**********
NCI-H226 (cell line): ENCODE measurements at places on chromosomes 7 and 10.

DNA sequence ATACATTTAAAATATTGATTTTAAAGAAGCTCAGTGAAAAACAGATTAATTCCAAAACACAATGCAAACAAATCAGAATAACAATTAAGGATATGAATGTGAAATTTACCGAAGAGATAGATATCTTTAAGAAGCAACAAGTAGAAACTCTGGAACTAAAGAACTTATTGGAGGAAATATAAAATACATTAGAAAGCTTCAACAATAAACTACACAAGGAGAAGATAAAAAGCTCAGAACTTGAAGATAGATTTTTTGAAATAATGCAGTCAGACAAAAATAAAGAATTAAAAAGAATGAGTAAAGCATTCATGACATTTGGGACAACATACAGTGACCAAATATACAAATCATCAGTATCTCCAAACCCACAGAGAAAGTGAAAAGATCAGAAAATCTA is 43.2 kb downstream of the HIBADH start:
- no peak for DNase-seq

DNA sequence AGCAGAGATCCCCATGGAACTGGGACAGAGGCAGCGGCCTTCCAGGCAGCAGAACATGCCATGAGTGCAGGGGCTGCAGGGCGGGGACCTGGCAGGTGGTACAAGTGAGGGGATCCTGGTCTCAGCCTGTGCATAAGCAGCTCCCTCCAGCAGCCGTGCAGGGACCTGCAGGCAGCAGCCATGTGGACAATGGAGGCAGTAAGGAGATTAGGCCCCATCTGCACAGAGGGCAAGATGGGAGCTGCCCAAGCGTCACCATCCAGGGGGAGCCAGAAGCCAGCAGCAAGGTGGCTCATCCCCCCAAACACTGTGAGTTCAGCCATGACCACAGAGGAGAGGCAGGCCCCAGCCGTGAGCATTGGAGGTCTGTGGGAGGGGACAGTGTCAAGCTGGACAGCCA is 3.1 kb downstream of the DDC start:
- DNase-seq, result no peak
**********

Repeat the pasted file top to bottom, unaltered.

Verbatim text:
NCI-H226 (cell line): ENCODE measurements at places on chromosomes 7 and 10.

DNA sequence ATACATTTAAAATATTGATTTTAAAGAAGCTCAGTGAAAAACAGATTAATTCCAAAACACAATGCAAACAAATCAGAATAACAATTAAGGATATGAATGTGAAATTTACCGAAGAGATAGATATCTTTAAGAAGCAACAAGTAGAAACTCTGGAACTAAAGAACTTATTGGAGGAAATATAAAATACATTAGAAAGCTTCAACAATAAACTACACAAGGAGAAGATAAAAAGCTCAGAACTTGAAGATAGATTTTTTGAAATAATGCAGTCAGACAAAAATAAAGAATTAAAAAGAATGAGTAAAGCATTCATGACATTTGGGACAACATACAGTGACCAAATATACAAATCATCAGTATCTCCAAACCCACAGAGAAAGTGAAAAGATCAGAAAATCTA is 43.2 kb downstream of the HIBADH start:
- no peak for DNase-seq

DNA sequence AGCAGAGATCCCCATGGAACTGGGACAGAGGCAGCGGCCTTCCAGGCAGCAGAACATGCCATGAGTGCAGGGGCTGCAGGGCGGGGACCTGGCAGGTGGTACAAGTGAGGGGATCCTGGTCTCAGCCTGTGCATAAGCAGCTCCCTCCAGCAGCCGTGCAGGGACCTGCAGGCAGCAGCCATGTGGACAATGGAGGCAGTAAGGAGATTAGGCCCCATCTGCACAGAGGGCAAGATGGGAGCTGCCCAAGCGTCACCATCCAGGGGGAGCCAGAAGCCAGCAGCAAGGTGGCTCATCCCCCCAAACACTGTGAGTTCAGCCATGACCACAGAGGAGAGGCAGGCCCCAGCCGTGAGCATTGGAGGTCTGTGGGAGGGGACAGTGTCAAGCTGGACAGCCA is 3.1 kb downstream of the DDC start:
- DNase-seq, result no peak